Down memory lane for Milkha

Legedary athlete Milkha Singhlooks at the army cap, presented to him at the EME Centre, Secunderabad, on November 29, 2014. He started his athletics career at this place way back in 1952. The stadium here has now been named after him.-ARUNANGSU ROY CHOWDHURY

The ‘Flying Sikh,’ Milkha Singh, is still an inspiration for many young athletes in India. Recently, he visited the EME Centre in Secunderabad, where he was introduced to athletics some six decades ago. V. V. Subrahmanyam catches up with Milkha.

It was a sentimental journey when the legendary ‘Flying Sikh’ Milkha Singh walked briskly through the welcome arch at the Golden Jubilee Stadium, which is now named after him, at the EME Centre in Secunderabad on November 29, 2014.

For it was at this place that the now 86-year-old Milkha Singh was introduced to athletics and started running for the first time in his career. “How can I forget this place? It was the birthplace of my athletics career. I am grateful to all those who encouraged me so much in 1952 when I joined the Army as a fresh recruit,” he recalled with a tinge of emotion.

The ‘Flying Sikh’ also turned emotional when he touched the ‘hallowed turf’ on arrival, remarking: “Yeh, to mujhe Gurudwara Samaan hai (this is equivalent to a Gurudwara for me).

“Unfortunately, most of them who were associated with me have either retired into oblivion or passed away. I am 86 and standing alone right now. This is a very nostalgic and unforgettable trip. I can never forget my coach Havaldar Gurudev Singh,” said Milkha Singh when asked about his mates who were with him in the Army Barracks there some six decades ago. Milkha himself was visiting the place after 15 years.

For someone who redefined what an Indian athlete could do at the ‘Mother of All Sporting Battles,’ the Olympics, Milkha confessed that he had become more popular after the movie, Baagh Milkha Baagh was produced. “Now, I am recognised more and more. I must say that the movie came at the right time as otherwise I thought I was fading away from public memory. Hats off to Farhan Akthar for donning the role admirably,” he said.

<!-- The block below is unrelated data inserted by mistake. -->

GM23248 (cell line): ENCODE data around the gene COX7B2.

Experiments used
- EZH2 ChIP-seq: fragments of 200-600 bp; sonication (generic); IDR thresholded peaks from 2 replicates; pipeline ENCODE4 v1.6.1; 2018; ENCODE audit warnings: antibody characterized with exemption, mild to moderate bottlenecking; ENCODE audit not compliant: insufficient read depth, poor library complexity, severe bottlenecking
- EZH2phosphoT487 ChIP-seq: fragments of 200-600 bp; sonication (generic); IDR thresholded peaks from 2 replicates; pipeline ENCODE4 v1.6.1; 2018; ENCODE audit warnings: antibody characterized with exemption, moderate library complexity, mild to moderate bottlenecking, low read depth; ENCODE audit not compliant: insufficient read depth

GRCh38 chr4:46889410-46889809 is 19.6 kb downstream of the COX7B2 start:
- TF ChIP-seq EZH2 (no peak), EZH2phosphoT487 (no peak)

Speaking to the select gathering, which comprised mostly young recruits, Milkha asserted that he would be happier if India produced a medallist in athletics in the Olympics. “I will feel great only if one amongst you goes on to win a medal in the Olympics, which I could not,” he said.

And, typically of him, the great Indian athlete minced no words in saying that he doesn’t believe in destiny. “You can become great in your respective field only if you have the sincerity and commitment, put in hard work and then dream big. There is no substitute for these things. I am standing in front of you here not by chance or luck, but because of the struggle I had gone through in those days,” he explained.

“I never knew about 200m or 400m when I started running at the EME in those days. A group of 10 of us was made to run five km every day with a promise that the best would represent the Indian Army and the country in competitions. I topped that group,” recalls the proud Padma Shri.

Milkha Singh is still an inspiration for many young athletes in India, and he was inspired by the 1956 Olympics gold medallist Charles Jenkins (400m).

Is there anything that disappoints him now? “Yes, the fact that there is no Milkha Singh around even after six decades is a sorry feature.

“I believe that you can only spot another one only in the villages and not in the cities. In villages you have great talent which should be groomed properly,” remarked the double Asian Games gold medallist, who reveals that the secret of his fitness is his self-belief that he can still compete with young talent. “Do you know, I have never gone to a doctor despite failing eyesight and back ache,” he concludes.